In fact, some of them defeated pro-choice Republicans on Tuesday. Moderate Rep. Judy Biggert, representing Chicago’s southwest suburbs, lost after serving in the House since 1999 to NARAL-endorsed Bill Foster. In New Hampshire, Ann McLane Kuster beat Rep. Charlie Bass–a rematch from 2010, when Kuster lost.

“We are devastated at the loss of Scott Brown in the Senate and our good friends Judy Biggert and Mary Bono, Charles Bass and Robert Dold and Nan Hayworth . . . they were all stalwarts for our cause,” Ann Stone, founder and chair of Republicans for Choice, said in an email interview.

Stone added that, “Several of these pro-choice warriors were wrongly portrayed as not being pro-choice or not pro-choice enough . . . that is disgraceful . . . For them to stand up for this principle in a party which is hostile to them takes a hell of a lot more courage than a Democrat doing so in their party.”

Samantha Kimmey is a writer focusing on women and politics this election season.

 

America elections – Winning #Obama


#winning

Posted by Melissa McEwan at Wednesday, November 07, 2012, at http://www.shakesville.com/
image of First Lady Michelle Obama, President Barack Obama, Vice President Joe Biden, and Dr. Jill Biden onstage at the Team Obama victory rally last night, raising their arms in celebration as red, white, and blue confetti falls around them
WIN: President Barack Obama was reelected.

WIN: Relatedly, terrible plutocrat Mitt Romney lost.

WIN: Voters in Maryland, Maine, and Washington (projected) break a 32-state losing streak and legalize same-sex marriage by popular vote.

WIN: Voters in Minnesota vote down a proposed amendment to the state constitution that would have defined marriage as a union between one man and one woman.

WIN: The 113th Congress will have a record number of female senators: 20. Sixteen of them are Democrats; four are Republicans.

WIN: Elizabeth Warren (MA) is one of them. Elizabeth Warren won.

WIN: Mazie Hirono (HI) is also one of them. She is the first Asian American female senator!

WIN: Tammy Baldwin (WI) is also one of them, defeating popular Republican Tommy Thompson in the Wisconsin Senate race, making her both Wisconsin’s first female senator and the first openly gay member of the US Senate. Said Baldwin: “I am well aware that I will have the honour to be Wisconsin’s first woman US senator, and I am well aware that I will be the first openly gay member of the United States Senate, but I didn’t run to make history. I ran to make a difference. But in choosing me to tackle those problems the people of Wisconsin have made history.”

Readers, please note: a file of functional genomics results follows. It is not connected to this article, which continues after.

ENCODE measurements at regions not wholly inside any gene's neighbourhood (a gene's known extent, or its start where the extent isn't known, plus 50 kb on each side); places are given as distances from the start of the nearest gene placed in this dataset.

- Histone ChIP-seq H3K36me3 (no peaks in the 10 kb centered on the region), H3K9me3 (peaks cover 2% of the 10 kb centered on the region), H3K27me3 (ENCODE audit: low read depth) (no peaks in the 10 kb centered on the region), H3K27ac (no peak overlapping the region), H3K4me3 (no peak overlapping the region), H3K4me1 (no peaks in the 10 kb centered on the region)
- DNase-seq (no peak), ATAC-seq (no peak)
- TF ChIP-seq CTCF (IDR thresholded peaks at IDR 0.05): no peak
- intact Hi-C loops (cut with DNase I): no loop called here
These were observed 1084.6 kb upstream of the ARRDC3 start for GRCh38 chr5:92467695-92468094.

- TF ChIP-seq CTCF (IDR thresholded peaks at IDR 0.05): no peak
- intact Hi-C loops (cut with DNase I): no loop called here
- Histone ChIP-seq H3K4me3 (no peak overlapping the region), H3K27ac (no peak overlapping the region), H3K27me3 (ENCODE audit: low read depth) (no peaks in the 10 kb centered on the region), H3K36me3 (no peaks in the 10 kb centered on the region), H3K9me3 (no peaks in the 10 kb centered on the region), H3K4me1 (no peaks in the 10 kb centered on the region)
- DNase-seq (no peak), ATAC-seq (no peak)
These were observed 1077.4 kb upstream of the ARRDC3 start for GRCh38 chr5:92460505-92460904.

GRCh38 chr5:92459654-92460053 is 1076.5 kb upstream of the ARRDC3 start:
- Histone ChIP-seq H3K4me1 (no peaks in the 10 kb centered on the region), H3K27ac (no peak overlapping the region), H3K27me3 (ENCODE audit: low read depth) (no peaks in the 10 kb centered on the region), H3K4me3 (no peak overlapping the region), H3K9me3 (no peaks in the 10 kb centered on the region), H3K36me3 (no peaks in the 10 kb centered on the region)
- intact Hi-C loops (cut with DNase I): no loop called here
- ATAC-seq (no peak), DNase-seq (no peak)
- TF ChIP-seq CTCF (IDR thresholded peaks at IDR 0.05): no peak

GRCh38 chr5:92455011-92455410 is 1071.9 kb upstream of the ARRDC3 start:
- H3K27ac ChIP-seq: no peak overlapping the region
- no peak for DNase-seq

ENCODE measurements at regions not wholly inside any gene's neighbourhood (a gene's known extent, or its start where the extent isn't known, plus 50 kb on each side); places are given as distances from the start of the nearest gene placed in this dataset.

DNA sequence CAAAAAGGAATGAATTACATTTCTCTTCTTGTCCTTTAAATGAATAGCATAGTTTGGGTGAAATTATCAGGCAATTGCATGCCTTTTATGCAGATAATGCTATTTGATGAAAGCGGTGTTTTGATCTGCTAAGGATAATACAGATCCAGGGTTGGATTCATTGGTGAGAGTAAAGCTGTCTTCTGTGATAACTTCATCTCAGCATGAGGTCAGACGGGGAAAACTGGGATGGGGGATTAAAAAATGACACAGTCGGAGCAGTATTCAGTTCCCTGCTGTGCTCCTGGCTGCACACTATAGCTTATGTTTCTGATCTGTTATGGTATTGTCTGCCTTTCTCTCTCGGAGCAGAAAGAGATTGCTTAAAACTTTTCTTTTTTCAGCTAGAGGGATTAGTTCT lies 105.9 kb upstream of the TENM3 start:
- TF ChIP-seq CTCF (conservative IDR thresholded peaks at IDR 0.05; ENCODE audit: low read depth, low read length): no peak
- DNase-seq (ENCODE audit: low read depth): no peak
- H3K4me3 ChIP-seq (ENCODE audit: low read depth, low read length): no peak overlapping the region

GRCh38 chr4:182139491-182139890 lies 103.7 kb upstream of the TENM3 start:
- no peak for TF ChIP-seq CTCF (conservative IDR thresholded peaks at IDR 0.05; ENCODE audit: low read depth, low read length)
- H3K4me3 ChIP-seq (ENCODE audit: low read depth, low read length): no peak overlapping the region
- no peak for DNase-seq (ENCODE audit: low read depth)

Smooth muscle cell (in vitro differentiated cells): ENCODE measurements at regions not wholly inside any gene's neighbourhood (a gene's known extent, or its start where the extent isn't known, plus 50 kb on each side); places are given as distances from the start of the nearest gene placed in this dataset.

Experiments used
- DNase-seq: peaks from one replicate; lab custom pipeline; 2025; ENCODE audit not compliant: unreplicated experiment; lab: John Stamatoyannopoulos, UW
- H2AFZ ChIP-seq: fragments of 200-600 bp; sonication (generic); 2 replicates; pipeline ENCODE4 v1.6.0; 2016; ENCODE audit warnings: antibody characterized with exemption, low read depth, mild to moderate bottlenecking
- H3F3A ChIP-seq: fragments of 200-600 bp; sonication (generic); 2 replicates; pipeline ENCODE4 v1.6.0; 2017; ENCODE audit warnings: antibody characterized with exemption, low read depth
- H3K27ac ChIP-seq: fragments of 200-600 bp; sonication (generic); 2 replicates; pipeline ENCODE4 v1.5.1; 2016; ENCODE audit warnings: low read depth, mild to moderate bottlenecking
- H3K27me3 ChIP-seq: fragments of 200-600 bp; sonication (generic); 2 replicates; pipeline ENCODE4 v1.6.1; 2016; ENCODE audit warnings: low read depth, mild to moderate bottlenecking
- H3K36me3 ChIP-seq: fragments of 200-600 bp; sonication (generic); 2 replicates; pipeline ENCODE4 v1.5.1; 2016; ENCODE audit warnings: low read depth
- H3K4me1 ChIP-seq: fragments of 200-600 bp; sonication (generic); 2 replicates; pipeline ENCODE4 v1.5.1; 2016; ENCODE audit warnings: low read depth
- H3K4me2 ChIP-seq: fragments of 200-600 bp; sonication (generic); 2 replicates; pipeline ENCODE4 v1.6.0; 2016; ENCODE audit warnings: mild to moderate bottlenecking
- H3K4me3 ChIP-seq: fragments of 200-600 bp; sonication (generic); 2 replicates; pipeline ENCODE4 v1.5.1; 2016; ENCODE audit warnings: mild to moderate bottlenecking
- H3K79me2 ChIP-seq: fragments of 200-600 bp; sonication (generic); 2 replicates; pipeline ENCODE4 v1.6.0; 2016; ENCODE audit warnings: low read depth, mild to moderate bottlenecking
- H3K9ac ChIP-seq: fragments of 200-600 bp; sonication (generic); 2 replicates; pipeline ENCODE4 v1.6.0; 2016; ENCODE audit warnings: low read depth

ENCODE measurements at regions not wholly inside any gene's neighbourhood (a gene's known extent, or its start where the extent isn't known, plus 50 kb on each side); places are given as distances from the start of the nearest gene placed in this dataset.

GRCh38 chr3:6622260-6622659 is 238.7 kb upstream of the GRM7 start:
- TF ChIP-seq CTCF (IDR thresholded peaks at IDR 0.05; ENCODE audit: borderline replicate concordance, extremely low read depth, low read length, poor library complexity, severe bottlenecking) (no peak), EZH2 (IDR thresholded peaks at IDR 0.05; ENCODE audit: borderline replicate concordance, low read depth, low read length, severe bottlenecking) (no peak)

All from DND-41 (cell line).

WINClaire McCaskill (MO) is also one of them, defeating the loathsome anti-choice rape apologistTodd Akin.

WIN: In Indiana, Democrat Joe Donnelly beat the loathsome anti-choice rape apologist Richard Mourdock in their race for the US Senate.

WIN: In Washington, Democrat Suzan DelBene beat the loathsome anti-choice rape apologist John Koster in their race for seat in the state congress.

WIN: In Illinois, Tammy Duckworth beat the loathsome anti-choice rape apologist Joe Walsh in their race for the US House of Representatives. Duckworth, who lost both legs serving in Iraq, is the first female war veteran with disabilities elected to the US Congress.

WIN: US voters chose women of color, women with disabilities, women who are gay, pro-choice women, and rejected men who minimize rape.

WIN: New Hampshire became the first state in the nation to have an all-female Congressional delegation: Two female senators and two female representatives. Their newly elected governor is also a woman.

WIN: Colorado and Washington voters legalized marijuana for recreational use. Massachusetts voters legalized marijuana for medical use.

WIN: A majority of US voters support legal abortion, and voted accordingly.

WIN: A majority of US voters rejected bigotry and reelected our African American President.

WIN: US voters rejected voter suppression efforts and often withstood long lines and shady disincentives to vote. vote. vote.

That is not a comprehensive list. And there were also some disappointments. Some state initiatives passed that are shitty. Indiana’s new governor is Mike Pence, and we certainly aren’t the only state who elected a gross conservative to a statehouse or Congress in a hard-won race.

But it was a big night. A big night for progress. A broad mandate.

I hope the President hears the roar of his progressive base. I hope he knows what a difference it made when he spoke out in favor of marriage equality. I hope he governs like a person who won because of people who expect more.

I hope we all muster the strength and sustain the will to urge him ever forward.